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ombudsman news

issue 24

January 2003

about this issue

Many insurance complaints require us to reach a view about the policyholder's state of health. Disputes involving income protection policies, for example, often centre on whether a policyholder is so incapacitated that they cannot carry out their normal occupation, or on whether the policyholder is "permanently and totally" disabled. In this edition of ombudsman news we outline how we assess the (frequently conflicting) evidence about health that is presented to us in such disputes. We also provide several related case studies.

Disputes about amounts of cash paid into bank accounts can often cause emotions to run high. Typically, the customer has paid cash in - over the counter or via a deposit point - but then finds that the entire payment has gone missing, or that they have been credited with a smaller amount than they recall paying in. Both customers and firms tend to assume we settle such disputes on the basis of which "side" we believe. That is not what happens, and in this edition we explain the types of evidence we will want to examine when dealing with these complaints. Among our case studies on this topic we feature a lady who said she had paid £300 in to her bank account, but was told by the firm that it had no record of ever receiving her payment, and a gentleman who claimed to have paid in £1,000 in cash, but was credited with only £100.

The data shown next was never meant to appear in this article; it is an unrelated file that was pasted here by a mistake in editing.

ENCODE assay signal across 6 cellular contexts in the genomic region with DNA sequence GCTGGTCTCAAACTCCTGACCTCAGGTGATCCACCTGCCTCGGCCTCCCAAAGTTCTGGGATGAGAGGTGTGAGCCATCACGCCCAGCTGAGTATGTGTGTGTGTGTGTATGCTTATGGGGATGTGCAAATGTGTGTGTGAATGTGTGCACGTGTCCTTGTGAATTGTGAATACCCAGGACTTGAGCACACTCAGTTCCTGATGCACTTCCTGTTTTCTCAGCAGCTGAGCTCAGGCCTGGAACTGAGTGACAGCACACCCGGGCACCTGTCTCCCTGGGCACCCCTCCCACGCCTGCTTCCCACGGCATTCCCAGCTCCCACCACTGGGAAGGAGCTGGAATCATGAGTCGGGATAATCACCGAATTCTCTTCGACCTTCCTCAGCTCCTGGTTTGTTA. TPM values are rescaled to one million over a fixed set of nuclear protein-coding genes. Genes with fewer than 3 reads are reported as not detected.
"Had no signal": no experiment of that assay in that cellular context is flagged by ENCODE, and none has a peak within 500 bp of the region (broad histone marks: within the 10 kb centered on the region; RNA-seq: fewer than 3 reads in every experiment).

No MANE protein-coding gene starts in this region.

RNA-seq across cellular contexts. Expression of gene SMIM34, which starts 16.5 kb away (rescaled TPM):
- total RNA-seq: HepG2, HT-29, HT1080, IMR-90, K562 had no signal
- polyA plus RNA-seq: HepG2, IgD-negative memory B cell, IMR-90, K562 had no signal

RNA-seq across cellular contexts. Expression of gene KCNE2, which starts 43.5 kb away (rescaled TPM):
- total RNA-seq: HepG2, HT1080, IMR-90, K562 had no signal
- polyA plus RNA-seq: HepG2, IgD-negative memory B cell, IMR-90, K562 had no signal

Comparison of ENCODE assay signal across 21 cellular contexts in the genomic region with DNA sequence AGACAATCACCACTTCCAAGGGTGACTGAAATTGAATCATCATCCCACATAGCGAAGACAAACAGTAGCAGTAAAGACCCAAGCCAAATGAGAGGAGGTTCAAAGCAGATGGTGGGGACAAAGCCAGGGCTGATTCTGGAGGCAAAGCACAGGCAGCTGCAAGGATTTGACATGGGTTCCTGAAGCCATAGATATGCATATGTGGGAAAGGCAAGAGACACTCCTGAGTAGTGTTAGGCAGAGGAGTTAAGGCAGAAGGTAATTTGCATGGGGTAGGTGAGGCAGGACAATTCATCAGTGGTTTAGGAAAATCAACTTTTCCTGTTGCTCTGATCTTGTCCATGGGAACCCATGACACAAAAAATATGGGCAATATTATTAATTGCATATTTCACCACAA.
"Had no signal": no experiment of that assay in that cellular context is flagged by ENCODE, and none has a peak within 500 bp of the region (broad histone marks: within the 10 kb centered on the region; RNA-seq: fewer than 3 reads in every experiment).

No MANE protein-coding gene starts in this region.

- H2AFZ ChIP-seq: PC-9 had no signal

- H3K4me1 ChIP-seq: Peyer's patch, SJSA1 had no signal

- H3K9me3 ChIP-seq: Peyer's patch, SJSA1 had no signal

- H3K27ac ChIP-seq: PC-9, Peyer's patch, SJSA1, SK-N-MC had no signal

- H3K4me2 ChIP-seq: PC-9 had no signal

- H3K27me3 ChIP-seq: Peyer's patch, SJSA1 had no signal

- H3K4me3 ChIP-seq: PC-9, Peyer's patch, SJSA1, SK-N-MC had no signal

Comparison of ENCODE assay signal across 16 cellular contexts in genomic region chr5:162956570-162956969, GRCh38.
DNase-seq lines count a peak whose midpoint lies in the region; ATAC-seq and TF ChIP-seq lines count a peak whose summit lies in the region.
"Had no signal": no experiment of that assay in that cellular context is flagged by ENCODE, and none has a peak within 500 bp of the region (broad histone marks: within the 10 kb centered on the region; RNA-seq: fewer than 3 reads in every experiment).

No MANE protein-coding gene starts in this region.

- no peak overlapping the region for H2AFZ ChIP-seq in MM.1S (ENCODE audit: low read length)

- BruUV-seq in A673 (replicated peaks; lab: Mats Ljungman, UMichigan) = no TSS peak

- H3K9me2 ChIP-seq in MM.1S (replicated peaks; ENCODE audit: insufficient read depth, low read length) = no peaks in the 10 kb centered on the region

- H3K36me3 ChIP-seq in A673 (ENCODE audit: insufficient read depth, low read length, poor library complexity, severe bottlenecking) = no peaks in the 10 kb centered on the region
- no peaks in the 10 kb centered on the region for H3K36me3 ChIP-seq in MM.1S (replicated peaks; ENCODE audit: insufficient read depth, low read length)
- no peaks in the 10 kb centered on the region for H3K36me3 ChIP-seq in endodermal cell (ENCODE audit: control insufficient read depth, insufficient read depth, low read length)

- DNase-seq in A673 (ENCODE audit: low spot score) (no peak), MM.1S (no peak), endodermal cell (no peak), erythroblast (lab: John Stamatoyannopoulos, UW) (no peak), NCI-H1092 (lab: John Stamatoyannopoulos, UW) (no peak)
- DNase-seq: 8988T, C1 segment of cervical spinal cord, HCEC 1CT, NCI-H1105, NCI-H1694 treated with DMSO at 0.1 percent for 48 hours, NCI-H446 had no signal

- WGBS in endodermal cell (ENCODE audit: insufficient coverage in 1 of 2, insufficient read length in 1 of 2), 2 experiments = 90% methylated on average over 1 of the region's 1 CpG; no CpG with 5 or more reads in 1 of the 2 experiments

Our usual round-up of recent investment case studies includes several complaints involving maturing pension policies. In one these, the firm told a customer that his wife had reported him dead. In another, the policyholder blamed the firm for "tipping off" his estranged wife that his policy had matured - thus "obliging" him to share the money with her.

Finally, as always we welcome your comments and queries. Each month we print the answers to a selection of recent questions in ask ombudsman news.

Walter Merricks, chief ombudsman

ombudsman news gives general information on the position at the date of publication. It is not a definitive statement of the law, our approach or our procedure.

The illustrative case studies are based broadly on real-life cases, but are not precedents. Individual cases are decided on their own facts.